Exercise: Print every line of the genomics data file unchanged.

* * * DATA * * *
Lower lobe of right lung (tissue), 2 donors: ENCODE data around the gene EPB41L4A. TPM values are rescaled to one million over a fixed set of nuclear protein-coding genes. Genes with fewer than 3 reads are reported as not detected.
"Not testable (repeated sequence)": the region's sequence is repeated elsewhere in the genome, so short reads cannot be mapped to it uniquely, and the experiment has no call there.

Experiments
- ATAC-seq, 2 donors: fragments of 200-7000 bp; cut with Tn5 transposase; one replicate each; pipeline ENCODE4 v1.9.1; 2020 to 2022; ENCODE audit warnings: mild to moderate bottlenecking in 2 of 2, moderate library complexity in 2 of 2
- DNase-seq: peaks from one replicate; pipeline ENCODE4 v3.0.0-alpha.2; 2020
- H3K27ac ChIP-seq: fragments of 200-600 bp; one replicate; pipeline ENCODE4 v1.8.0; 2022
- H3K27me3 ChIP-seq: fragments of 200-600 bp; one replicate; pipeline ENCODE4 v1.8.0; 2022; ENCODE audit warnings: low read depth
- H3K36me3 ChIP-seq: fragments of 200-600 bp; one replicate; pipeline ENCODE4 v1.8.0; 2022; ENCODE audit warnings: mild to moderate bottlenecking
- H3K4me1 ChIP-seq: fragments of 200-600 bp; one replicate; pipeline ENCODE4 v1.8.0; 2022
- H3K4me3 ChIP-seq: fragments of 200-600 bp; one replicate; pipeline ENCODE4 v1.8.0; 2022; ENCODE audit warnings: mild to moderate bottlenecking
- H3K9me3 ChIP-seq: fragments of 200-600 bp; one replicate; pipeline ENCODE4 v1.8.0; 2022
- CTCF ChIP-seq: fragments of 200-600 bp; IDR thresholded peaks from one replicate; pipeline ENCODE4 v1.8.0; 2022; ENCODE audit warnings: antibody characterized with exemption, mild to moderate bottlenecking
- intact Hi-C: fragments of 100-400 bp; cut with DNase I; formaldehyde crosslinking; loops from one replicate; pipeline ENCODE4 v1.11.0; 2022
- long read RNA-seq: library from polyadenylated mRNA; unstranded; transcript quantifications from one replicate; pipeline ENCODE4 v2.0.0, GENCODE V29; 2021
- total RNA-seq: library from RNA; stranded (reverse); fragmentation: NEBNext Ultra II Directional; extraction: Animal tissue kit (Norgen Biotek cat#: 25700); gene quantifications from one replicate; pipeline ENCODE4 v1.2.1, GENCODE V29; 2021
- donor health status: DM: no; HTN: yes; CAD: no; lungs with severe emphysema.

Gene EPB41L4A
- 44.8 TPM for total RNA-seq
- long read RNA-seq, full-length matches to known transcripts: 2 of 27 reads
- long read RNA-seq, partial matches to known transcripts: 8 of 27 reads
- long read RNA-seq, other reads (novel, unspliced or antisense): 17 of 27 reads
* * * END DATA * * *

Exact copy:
Lower lobe of right lung (tissue), 2 donors: ENCODE data around the gene EPB41L4A. TPM values are rescaled to one million over a fixed set of nuclear protein-coding genes. Genes with fewer than 3 reads are reported as not detected.
"Not testable (repeated sequence)": the region's sequence is repeated elsewhere in the genome, so short reads cannot be mapped to it uniquely, and the experiment has no call there.

Experiments
- ATAC-seq, 2 donors: fragments of 200-7000 bp; cut with Tn5 transposase; one replicate each; pipeline ENCODE4 v1.9.1; 2020 to 2022; ENCODE audit warnings: mild to moderate bottlenecking in 2 of 2, moderate library complexity in 2 of 2
- DNase-seq: peaks from one replicate; pipeline ENCODE4 v3.0.0-alpha.2; 2020
- H3K27ac ChIP-seq: fragments of 200-600 bp; one replicate; pipeline ENCODE4 v1.8.0; 2022
- H3K27me3 ChIP-seq: fragments of 200-600 bp; one replicate; pipeline ENCODE4 v1.8.0; 2022; ENCODE audit warnings: low read depth
- H3K36me3 ChIP-seq: fragments of 200-600 bp; one replicate; pipeline ENCODE4 v1.8.0; 2022; ENCODE audit warnings: mild to moderate bottlenecking
- H3K4me1 ChIP-seq: fragments of 200-600 bp; one replicate; pipeline ENCODE4 v1.8.0; 2022
- H3K4me3 ChIP-seq: fragments of 200-600 bp; one replicate; pipeline ENCODE4 v1.8.0; 2022; ENCODE audit warnings: mild to moderate bottlenecking
- H3K9me3 ChIP-seq: fragments of 200-600 bp; one replicate; pipeline ENCODE4 v1.8.0; 2022
- CTCF ChIP-seq: fragments of 200-600 bp; IDR thresholded peaks from one replicate; pipeline ENCODE4 v1.8.0; 2022; ENCODE audit warnings: antibody characterized with exemption, mild to moderate bottlenecking
- intact Hi-C: fragments of 100-400 bp; cut with DNase I; formaldehyde crosslinking; loops from one replicate; pipeline ENCODE4 v1.11.0; 2022
- long read RNA-seq: library from polyadenylated mRNA; unstranded; transcript quantifications from one replicate; pipeline ENCODE4 v2.0.0, GENCODE V29; 2021
- total RNA-seq: library from RNA; stranded (reverse); fragmentation: NEBNext Ultra II Directional; extraction: Animal tissue kit (Norgen Biotek cat#: 25700); gene quantifications from one replicate; pipeline ENCODE4 v1.2.1, GENCODE V29; 2021
- donor health status: DM: no; HTN: yes; CAD: no; lungs with severe emphysema.

Gene EPB41L4A
- 44.8 TPM for total RNA-seq
- long read RNA-seq, full-length matches to known transcripts: 2 of 27 reads
- long read RNA-seq, partial matches to known transcripts: 8 of 27 reads
- long read RNA-seq, other reads (novel, unspliced or antisense): 17 of 27 reads